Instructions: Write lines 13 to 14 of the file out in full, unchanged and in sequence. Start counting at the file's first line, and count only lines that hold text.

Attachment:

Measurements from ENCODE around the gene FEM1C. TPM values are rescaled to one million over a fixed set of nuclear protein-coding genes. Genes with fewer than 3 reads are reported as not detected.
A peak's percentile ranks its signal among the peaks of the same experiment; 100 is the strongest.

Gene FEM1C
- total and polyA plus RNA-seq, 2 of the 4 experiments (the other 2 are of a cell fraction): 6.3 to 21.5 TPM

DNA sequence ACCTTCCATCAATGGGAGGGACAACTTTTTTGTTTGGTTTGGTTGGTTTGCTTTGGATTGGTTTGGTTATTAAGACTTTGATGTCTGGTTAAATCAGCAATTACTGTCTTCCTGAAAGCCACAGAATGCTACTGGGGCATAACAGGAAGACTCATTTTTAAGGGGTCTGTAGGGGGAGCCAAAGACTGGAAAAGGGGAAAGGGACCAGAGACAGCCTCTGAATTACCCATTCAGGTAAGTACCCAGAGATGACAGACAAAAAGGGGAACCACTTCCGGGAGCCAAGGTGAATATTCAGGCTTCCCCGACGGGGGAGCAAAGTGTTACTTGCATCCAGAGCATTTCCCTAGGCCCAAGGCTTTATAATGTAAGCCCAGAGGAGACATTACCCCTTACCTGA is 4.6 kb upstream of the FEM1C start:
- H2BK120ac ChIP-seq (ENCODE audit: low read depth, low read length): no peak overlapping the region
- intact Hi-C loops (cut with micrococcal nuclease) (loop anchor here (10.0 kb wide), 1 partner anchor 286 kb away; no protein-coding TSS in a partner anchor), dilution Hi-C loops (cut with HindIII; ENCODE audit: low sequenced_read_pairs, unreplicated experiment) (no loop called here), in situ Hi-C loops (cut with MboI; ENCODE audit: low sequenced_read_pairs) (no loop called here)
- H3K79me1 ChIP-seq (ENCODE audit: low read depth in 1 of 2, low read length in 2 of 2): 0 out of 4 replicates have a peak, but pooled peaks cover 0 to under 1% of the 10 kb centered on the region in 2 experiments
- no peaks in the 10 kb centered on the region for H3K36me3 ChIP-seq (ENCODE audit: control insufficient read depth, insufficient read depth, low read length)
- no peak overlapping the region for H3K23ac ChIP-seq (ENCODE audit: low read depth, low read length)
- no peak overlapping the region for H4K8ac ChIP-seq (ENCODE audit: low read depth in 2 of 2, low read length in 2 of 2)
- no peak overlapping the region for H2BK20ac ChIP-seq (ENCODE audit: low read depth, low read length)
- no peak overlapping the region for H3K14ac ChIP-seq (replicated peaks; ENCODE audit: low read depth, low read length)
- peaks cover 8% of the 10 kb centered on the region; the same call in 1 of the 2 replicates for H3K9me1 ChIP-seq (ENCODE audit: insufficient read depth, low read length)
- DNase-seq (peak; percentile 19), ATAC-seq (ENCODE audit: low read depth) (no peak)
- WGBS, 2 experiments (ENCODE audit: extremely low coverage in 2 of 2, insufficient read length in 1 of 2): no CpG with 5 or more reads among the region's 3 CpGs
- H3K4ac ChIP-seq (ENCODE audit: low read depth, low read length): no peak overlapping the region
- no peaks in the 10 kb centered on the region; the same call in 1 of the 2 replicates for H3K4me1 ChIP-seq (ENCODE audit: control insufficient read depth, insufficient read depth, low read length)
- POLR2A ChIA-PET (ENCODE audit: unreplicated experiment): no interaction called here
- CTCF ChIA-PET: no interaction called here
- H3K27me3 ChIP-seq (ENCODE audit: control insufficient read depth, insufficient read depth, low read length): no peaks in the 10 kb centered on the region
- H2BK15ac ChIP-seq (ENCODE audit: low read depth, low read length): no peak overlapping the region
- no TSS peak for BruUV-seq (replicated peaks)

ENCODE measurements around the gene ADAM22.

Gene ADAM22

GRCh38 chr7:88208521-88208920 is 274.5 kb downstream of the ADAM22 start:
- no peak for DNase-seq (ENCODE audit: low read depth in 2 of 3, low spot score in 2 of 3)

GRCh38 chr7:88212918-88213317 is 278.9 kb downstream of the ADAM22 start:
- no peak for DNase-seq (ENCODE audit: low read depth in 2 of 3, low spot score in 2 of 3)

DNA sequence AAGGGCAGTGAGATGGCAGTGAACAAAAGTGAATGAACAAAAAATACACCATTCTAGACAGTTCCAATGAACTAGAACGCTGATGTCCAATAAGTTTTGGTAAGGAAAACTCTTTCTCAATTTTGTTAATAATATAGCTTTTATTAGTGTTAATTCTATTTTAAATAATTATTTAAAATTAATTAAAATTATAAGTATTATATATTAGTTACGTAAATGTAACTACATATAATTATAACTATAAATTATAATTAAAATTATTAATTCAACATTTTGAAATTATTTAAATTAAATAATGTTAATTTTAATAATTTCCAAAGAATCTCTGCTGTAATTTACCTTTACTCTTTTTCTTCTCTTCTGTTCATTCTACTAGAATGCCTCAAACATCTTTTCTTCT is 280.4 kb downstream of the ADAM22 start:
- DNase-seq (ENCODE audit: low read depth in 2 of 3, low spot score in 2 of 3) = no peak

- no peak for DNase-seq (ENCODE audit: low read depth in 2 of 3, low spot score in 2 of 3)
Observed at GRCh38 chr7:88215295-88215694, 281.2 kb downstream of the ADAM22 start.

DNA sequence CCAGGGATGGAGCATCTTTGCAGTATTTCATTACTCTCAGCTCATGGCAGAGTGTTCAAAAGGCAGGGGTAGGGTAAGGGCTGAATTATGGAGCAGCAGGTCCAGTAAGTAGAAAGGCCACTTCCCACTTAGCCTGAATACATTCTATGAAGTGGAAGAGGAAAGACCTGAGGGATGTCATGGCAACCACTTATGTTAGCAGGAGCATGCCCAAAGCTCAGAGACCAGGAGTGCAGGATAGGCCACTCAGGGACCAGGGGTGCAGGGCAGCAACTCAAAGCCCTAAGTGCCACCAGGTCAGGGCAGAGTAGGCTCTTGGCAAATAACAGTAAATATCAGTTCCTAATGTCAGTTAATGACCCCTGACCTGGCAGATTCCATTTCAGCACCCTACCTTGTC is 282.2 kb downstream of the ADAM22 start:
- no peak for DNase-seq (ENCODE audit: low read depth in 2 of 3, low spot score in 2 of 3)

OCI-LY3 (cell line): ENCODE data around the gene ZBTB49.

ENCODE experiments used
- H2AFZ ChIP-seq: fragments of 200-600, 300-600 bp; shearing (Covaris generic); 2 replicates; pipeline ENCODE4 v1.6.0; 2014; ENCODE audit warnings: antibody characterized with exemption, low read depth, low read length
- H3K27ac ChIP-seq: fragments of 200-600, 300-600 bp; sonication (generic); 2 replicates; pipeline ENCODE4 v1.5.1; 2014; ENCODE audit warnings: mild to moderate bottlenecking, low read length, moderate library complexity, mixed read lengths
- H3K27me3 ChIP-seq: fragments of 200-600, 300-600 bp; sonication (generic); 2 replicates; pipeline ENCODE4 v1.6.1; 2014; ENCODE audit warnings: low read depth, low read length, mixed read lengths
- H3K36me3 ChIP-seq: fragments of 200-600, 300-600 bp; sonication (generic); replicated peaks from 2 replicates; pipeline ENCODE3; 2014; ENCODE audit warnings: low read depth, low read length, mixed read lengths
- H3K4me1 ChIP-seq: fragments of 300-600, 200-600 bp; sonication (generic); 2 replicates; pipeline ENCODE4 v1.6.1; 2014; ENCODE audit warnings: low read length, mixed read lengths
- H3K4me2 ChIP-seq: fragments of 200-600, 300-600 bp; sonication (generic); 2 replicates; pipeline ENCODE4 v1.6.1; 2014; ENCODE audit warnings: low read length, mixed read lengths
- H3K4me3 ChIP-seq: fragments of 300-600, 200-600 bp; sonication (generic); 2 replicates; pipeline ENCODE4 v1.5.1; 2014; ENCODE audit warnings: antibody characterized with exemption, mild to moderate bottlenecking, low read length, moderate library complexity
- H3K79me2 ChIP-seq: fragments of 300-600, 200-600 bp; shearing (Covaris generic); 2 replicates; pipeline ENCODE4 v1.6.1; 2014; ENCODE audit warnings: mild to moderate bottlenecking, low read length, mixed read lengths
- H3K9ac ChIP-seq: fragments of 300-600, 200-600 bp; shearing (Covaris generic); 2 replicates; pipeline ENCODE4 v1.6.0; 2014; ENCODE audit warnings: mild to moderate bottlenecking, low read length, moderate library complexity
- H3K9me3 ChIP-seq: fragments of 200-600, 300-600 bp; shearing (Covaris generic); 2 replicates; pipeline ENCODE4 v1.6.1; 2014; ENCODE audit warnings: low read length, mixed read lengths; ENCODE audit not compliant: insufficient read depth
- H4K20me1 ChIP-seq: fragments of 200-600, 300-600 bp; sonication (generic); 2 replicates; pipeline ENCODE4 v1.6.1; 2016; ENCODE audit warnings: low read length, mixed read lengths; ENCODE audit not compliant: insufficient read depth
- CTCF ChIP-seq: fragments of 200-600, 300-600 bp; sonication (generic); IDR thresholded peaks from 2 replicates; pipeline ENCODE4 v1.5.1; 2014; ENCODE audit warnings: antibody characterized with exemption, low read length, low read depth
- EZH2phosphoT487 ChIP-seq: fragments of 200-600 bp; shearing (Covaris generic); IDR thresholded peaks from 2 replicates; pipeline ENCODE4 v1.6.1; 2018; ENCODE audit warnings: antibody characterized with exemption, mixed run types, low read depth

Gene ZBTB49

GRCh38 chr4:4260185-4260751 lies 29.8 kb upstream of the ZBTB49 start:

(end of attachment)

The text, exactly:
- no peak overlapping the region for H3K14ac ChIP-seq (replicated peaks; ENCODE audit: low read depth, low read length)
- peaks cover 8% of the 10 kb centered on the region; the same call in 1 of the 2 replicates for H3K9me1 ChIP-seq (ENCODE audit: insufficient read depth, low read length)